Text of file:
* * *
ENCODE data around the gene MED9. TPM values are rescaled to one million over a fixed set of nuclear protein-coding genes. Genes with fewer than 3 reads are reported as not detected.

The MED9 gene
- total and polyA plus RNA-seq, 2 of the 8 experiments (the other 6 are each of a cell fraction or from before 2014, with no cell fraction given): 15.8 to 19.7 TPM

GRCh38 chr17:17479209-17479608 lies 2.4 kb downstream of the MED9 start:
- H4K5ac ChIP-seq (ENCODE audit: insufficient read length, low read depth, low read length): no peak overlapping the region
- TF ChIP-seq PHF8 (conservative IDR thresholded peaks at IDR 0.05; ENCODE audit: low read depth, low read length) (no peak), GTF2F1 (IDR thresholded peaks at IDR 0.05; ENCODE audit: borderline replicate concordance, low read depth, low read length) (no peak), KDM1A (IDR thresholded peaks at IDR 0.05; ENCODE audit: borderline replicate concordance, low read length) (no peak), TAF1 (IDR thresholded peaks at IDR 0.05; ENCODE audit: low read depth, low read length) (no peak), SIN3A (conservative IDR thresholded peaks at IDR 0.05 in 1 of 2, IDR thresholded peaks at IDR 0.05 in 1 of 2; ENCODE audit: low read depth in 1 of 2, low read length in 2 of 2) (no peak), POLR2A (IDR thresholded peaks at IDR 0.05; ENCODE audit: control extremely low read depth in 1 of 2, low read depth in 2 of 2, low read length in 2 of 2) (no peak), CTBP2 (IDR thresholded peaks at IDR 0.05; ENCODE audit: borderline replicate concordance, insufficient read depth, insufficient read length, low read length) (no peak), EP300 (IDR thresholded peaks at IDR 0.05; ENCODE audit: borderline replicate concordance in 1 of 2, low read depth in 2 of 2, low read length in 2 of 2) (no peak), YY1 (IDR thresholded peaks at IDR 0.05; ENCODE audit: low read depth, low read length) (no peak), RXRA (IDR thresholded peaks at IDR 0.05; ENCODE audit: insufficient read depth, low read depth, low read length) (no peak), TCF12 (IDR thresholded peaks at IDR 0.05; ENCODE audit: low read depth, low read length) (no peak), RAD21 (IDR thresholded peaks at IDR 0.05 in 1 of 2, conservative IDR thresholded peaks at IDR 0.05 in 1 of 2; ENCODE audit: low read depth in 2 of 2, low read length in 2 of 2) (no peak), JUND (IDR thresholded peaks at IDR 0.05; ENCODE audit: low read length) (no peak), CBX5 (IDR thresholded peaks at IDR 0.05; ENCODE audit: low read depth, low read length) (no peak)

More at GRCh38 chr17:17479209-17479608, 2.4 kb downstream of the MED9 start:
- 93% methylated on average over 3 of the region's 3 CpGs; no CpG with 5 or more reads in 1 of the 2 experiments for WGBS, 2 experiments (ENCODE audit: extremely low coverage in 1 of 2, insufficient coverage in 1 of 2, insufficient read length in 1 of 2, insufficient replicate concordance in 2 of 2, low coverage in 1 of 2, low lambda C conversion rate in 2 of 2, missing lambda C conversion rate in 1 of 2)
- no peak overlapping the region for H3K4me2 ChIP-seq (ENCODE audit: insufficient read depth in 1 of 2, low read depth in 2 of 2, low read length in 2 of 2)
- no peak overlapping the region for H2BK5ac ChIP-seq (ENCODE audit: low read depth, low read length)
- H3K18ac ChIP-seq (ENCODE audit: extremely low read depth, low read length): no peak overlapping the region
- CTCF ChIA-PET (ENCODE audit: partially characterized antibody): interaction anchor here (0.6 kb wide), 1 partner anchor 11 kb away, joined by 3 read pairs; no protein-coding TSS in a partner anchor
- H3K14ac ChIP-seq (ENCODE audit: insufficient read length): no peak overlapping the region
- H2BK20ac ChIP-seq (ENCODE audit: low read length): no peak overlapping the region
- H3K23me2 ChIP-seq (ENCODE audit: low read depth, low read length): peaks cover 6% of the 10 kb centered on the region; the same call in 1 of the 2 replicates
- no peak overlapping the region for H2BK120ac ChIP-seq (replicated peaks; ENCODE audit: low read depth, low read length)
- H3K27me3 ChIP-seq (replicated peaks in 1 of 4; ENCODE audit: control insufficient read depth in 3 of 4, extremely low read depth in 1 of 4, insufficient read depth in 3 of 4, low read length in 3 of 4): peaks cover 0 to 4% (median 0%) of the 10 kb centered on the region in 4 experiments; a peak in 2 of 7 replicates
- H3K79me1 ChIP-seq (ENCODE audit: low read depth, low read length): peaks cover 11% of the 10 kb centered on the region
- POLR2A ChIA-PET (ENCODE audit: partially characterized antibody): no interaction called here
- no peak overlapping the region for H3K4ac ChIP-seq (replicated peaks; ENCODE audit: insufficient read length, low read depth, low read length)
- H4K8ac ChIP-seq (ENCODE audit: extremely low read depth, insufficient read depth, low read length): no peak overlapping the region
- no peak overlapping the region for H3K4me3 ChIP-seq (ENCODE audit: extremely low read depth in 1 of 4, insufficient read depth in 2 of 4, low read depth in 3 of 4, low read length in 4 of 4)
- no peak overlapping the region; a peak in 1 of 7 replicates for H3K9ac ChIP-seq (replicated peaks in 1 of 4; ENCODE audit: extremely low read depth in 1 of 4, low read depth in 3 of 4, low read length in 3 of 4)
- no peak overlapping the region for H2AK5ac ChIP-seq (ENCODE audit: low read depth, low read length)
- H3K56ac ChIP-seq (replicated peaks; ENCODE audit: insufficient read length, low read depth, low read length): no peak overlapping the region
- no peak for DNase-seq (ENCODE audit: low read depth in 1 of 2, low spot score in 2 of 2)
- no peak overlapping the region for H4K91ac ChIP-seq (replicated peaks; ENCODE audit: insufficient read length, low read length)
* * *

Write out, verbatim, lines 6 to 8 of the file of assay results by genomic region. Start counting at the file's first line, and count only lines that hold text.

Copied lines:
- TF ChIP-seq PHF8 (conservative IDR thresholded peaks at IDR 0.05; ENCODE audit: low read depth, low read length) (no peak), GTF2F1 (IDR thresholded peaks at IDR 0.05; ENCODE audit: borderline replicate concordance, low read depth, low read length) (no peak), KDM1A (IDR thresholded peaks at IDR 0.05; ENCODE audit: borderline replicate concordance, low read length) (no peak), TAF1 (IDR thresholded peaks at IDR 0.05; ENCODE audit: low read depth, low read length) (no peak), SIN3A (conservative IDR thresholded peaks at IDR 0.05 in 1 of 2, IDR thresholded peaks at IDR 0.05 in 1 of 2; ENCODE audit: low read depth in 1 of 2, low read length in 2 of 2) (no peak), POLR2A (IDR thresholded peaks at IDR 0.05; ENCODE audit: control extremely low read depth in 1 of 2, low read depth in 2 of 2, low read length in 2 of 2) (no peak), CTBP2 (IDR thresholded peaks at IDR 0.05; ENCODE audit: borderline replicate concordance, insufficient read depth, insufficient read length, low read length) (no peak), EP300 (IDR thresholded peaks at IDR 0.05; ENCODE audit: borderline replicate concordance in 1 of 2, low read depth in 2 of 2, low read length in 2 of 2) (no peak), YY1 (IDR thresholded peaks at IDR 0.05; ENCODE audit: low read depth, low read length) (no peak), RXRA (IDR thresholded peaks at IDR 0.05; ENCODE audit: insufficient read depth, low read depth, low read length) (no peak), TCF12 (IDR thresholded peaks at IDR 0.05; ENCODE audit: low read depth, low read length) (no peak), RAD21 (IDR thresholded peaks at IDR 0.05 in 1 of 2, conservative IDR thresholded peaks at IDR 0.05 in 1 of 2; ENCODE audit: low read depth in 2 of 2, low read length in 2 of 2) (no peak), JUND (IDR thresholded peaks at IDR 0.05; ENCODE audit: low read length) (no peak), CBX5 (IDR thresholded peaks at IDR 0.05; ENCODE audit: low read depth, low read length) (no peak)

More at GRCh38 chr17:17479209-17479608, 2.4 kb downstream of the MED9 start:
- 93% methylated on average over 3 of the region's 3 CpGs; no CpG with 5 or more reads in 1 of the 2 experiments for WGBS, 2 experiments (ENCODE audit: extremely low coverage in 1 of 2, insufficient coverage in 1 of 2, insufficient read length in 1 of 2, insufficient replicate concordance in 2 of 2, low coverage in 1 of 2, low lambda C conversion rate in 2 of 2, missing lambda C conversion rate in 1 of 2)